Inside A Beautiful Connecticut Beach House That Has Us Dreaming Of Summer

Inside A Beautiful Connecticut Beach House That Has Us Dreaming Of Summer

Beaches aren't likely to be the first thing that come to mind when you think of Connecticut. Beach houses, on the other hand, might. Or at least they will once you have a look inside this stunning waterside home that designer Olga Adler says she found in just one day.

Saugatuck Island, which is tucked between the mouth of the Saugatuck River and the Long Island Sound, was once dubbed an "immigrant haven and sailor's delight," by The New York Times, "something of an ethnic aberration in wealthy, cosmopolitan, suburban Westport."

Indeed, it was the island's history that drew Adler to Saugatuck. "We didn’t really know much about this particular house, but we were taken by the history of the island, which used to be part of the small village of Saugatuck," she told HuffPost Home.

Adler took us inside the 2,800-square-foot space that she says was once outdated and lacked a cohesive style. Key words here: "once was."

Meet Olga Adler
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And step inside her home.
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It was rebuilt after Superstorm Sandy...
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... and completely renovated.
Adler was looking for a few specific things in her house hunt.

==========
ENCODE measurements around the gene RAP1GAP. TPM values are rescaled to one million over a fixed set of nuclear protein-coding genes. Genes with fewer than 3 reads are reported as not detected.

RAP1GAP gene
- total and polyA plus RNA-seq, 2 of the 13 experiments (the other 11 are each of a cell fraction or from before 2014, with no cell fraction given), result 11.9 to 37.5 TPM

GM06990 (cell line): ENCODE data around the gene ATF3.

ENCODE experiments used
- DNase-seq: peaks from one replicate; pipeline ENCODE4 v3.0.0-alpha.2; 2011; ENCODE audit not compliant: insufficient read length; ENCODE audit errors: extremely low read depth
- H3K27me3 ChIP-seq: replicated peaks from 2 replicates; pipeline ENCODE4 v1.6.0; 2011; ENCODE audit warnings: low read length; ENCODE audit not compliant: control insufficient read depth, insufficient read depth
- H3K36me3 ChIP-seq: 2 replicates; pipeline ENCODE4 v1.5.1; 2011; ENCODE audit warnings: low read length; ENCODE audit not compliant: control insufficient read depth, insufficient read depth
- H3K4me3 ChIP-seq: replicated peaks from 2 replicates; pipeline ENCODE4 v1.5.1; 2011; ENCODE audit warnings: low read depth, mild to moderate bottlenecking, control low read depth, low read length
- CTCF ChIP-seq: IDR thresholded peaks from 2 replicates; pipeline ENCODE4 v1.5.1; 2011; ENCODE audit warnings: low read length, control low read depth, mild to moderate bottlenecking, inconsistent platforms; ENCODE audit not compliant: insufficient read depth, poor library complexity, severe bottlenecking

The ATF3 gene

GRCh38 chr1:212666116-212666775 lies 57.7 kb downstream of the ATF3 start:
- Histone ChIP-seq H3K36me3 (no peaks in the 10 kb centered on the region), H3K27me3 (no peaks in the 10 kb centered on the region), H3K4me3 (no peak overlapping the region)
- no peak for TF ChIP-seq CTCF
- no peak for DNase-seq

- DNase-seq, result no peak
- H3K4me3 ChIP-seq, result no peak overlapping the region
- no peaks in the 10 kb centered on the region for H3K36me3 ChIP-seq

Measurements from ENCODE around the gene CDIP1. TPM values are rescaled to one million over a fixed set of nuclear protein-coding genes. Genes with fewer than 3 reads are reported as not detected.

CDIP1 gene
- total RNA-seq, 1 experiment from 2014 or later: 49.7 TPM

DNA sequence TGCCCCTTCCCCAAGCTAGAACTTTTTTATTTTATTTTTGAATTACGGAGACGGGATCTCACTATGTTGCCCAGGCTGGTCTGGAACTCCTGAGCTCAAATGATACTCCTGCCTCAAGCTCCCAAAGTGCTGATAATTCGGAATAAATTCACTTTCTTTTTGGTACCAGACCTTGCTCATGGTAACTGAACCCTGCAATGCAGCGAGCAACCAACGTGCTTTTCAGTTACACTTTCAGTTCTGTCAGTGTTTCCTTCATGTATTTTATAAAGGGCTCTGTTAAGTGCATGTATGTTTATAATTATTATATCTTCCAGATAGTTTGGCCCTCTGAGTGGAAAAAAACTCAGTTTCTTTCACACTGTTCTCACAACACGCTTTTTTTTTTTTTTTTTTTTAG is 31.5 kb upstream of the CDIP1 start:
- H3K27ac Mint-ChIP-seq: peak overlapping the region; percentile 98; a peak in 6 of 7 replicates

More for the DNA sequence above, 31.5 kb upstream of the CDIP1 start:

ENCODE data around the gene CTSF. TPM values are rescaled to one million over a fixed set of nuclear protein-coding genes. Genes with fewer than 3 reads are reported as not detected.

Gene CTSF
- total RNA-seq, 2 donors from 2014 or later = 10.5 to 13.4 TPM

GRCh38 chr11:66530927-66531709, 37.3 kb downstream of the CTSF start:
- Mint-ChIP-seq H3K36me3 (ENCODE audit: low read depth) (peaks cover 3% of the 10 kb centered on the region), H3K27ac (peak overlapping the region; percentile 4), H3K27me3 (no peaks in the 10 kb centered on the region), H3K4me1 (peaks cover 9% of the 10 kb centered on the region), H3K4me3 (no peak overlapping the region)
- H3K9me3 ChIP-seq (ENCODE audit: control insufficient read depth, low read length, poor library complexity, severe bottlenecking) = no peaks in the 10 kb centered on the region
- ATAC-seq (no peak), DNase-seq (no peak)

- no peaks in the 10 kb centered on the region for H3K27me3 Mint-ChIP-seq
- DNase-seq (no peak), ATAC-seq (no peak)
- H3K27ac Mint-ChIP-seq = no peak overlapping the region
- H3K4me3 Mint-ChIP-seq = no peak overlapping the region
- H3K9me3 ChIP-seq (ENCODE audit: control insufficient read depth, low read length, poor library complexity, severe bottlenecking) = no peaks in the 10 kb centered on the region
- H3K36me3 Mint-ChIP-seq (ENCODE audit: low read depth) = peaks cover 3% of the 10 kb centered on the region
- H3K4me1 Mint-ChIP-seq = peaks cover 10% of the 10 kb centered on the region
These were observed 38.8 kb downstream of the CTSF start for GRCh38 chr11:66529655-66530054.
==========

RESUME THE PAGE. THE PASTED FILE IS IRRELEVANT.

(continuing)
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#1 It had to be casual.
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"We were downsizing from a larger classic colonial home in a woodsy area of Connecticut and we were looking for a more casual lifestyle in proximity to the water," she says. "Access to major highways and a train station was important, and I travel a lot to see my clients. We wanted a medium-size home in a small community with a relaxed feel."
#2 It had to have a swimming pool.
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"One thing that was not negotiable was a pool as swimming is my favorite summer activity," Adler says.
But inside, her dream home needed some work.
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"The house was nicely kept but the floor plan was all wrong and some of the rooms, especially the master bath, were in a dire need of complete overhaul," Adler told us.
Major work.
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"The kitchen was tiny and dark; each bedroom had a different color carpet; there were walls where there should be none; low load bearing beams made taller guests duck under them," Adler explains.
Naturally, an overhaul like this took some time.
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"It took three months to get all required permits and variances and six months for construction, and another two months for landscaping," says Adler.
But in the end, her dream home prevailed.
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Check out more photos of Olga's dream home in the slideshow below.

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